Politics

Gorsuch Ruled Against Truck Driver Who Avoided Freezing (Video)

| by Michael Allen

President Donald Trump's pick for the U.S. Supreme Court, Judge Neil Gorsuch, was asked on March 21 about a case that he ruled on involving a truck driver who left a broken-down trailer to avoid freezing to death (video below).

Democratic Sen. Al Franken of Minnesota brought up the so-called "Frozen Trucker" case during Gorsuch's confirmation hearing before the Senate Judiciary Committee, reports Democracy Now.

The case, TransAm Trucking v. Administrative Review Board, was about a trucker named Alphonse Maddin who was employed by TransAm, reports Slate.

During one of his hauls in below zero temperatures in January 2009, Maddin found that the trailer’s brakes had locked up because of the frigid weather. Maddin called TransAm’s for assistance at 11:17 p.m.

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During an event for Senate Democrats earlier in the week, Maddin recalled what happened next:

I expected that help would arrive within an hour. I awoke three hours later to discover that I could not feel my feet, my skin was burning and cracking, my speech was slurred, and I was having trouble breathing.

The temperature that night was roughly 27 degrees Fahrenheit below zero. The heater in the cabin was not producing heat, and the temperature gage in the truck was reading minus 7 degrees below zero.

After informing my employer of my physical condition, they responded by telling me to simply hang in there. As I sat there physically suffering in the cold, I started having thoughts that I was going to die. My physical condition was fading rapidly.

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After waiting another 30 minutes, Maddin decided to unhitch the trailer, and drove off in the truck, leaving the disabled trailer behind. TransAm road service arrived at the scene about 15 minutes after Maddin left, reported Slate.

TransAm fired Maddin, and he subsequently filed a complaint against TransAm with the Occupational Safety and Health Administration for violating part of the Surface Transportation Assistance Act, which does not allow companies to fire a worker who "refuses to operate a vehicle because ... the employee has a reasonable apprehension of serious injury to the employee or the public."

TransAm insisted that Maddin did operate his truck, and so he was not protected by that part of the law.

The 10th U.S. Circuit Court of Appeals ruled in favor of Maddin, but Gorsuch, who was part of the court, dissented in favor of TransAm in his ruling, noted CNN:

A trucker was stranded on the side of the road, late at night, in cold weather, and his trailer brakes were stuck. He called his company for help and someone there gave him two options. He could drag the trailer carrying the company’s goods to its destination (an illegal and maybe sarcastically offered option).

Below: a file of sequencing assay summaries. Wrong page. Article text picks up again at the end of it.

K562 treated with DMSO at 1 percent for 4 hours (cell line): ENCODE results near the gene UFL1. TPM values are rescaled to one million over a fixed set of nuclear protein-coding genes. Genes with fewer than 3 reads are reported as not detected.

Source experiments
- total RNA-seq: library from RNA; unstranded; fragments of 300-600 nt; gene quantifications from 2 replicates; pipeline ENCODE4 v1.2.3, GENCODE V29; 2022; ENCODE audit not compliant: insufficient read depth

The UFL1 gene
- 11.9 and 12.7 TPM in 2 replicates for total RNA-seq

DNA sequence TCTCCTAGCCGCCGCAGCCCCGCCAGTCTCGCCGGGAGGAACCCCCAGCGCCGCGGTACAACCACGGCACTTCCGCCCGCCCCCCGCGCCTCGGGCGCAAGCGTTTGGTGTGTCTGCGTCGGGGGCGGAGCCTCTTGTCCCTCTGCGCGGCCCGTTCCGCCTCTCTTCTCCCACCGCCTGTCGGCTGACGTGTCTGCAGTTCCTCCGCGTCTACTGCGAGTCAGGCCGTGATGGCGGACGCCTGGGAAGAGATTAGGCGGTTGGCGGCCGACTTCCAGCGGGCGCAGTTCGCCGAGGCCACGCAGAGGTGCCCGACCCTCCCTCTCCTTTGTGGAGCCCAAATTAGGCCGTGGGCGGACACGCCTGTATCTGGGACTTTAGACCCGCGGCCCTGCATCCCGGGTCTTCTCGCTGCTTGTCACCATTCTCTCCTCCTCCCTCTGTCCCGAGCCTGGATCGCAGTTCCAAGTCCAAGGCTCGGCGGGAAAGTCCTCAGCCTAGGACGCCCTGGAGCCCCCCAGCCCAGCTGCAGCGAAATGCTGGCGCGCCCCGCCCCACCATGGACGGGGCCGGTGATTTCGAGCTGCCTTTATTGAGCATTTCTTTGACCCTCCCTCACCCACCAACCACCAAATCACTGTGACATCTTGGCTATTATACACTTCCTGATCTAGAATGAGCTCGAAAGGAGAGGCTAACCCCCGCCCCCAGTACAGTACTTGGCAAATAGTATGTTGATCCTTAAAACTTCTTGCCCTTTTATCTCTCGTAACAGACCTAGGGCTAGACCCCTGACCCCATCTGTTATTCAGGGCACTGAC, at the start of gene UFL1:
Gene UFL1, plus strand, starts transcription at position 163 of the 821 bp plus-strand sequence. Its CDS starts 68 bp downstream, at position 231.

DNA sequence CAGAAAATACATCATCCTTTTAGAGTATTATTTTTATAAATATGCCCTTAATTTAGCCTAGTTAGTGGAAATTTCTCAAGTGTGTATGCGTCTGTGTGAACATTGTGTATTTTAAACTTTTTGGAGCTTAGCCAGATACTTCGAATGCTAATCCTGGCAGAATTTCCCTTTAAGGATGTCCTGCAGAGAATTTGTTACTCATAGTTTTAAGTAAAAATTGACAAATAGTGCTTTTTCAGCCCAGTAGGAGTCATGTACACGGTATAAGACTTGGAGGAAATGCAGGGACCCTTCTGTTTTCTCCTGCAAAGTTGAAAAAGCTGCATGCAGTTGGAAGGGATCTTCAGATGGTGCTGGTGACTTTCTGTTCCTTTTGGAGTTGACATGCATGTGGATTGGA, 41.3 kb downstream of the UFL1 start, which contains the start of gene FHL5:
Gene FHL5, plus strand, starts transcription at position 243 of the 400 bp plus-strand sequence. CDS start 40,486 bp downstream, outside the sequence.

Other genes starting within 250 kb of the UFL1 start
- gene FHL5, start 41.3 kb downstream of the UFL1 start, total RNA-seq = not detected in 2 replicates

Or he could sit and wait for help to arrive (a legal if unpleasant option). The trucker chose None of the Above, deciding instead to unhook the trailer and drive his truck to a gas station.

It might be fair to ask whether TransAm's decision was a wise or kind one. But it's not our job to answer questions like that. Our only task is to decide whether the decision was an illegal one.

During the committee hearing, Franken asked Gorsuch: "There were two safety issues here: one, the possibility of freezing to death, or driving with that rig in a very dangerous way. Which would you have chosen? Which would you have done, judge?"

Gorsuch replied, "Oh, Senator, I don’t know what I would have done if I were in his shoes, and I don’t blame him at all, for a moment, for doing what he did do ... I empathize with him entirely."

Franken pushed for an answer: "OK, we’ve been talking about this case. You haven’t decided what you would have done? You haven’t thought about, for a second, what you would have done in his case?"

Gorsuch said that he had thought "a lot about this case," and Franken asked him again what he would have done.

"Senator, I don’t know," Gorsuch replied. "I wasn’t in the man’s shoes. But I understand why he did."

Franken then told Gorsuch what he would have done:

You don’t know what you would have done. OK, I’ll tell you what I would have done. I would have done exactly what he did. And I think everybody here would have done exactly what he did...

It is absurd to say this company is in its rights to fire him because he made the choice of possibly dying from freezing to death or causing other people to die possibly by driving an unsafe vehicle.

That’s absurd. Now, I had a career in identifying absurdity, and I know it when I see it. And it makes me question your judgment.

Sources: Slate, Democracy Now, CNN / Photo credit: The White House/Wikimedia Commons

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